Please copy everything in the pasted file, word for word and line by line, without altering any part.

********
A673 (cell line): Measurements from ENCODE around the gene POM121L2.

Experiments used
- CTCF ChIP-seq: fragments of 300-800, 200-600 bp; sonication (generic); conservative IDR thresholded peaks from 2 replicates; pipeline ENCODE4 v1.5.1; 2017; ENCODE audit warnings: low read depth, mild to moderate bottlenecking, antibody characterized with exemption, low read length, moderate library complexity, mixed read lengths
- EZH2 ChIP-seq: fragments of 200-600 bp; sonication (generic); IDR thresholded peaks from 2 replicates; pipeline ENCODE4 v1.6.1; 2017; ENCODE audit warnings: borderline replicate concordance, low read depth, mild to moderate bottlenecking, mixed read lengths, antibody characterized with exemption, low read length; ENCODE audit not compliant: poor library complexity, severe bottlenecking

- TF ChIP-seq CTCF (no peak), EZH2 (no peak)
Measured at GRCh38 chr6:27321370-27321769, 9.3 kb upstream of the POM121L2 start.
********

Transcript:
A673 (cell line): Measurements from ENCODE around the gene POM121L2.

Experiments used
- CTCF ChIP-seq: fragments of 300-800, 200-600 bp; sonication (generic); conservative IDR thresholded peaks from 2 replicates; pipeline ENCODE4 v1.5.1; 2017; ENCODE audit warnings: low read depth, mild to moderate bottlenecking, antibody characterized with exemption, low read length, moderate library complexity, mixed read lengths
- EZH2 ChIP-seq: fragments of 200-600 bp; sonication (generic); IDR thresholded peaks from 2 replicates; pipeline ENCODE4 v1.6.1; 2017; ENCODE audit warnings: borderline replicate concordance, low read depth, mild to moderate bottlenecking, mixed read lengths, antibody characterized with exemption, low read length; ENCODE audit not compliant: poor library complexity, severe bottlenecking

- TF ChIP-seq CTCF (no peak), EZH2 (no peak)
Measured at GRCh38 chr6:27321370-27321769, 9.3 kb upstream of the POM121L2 start.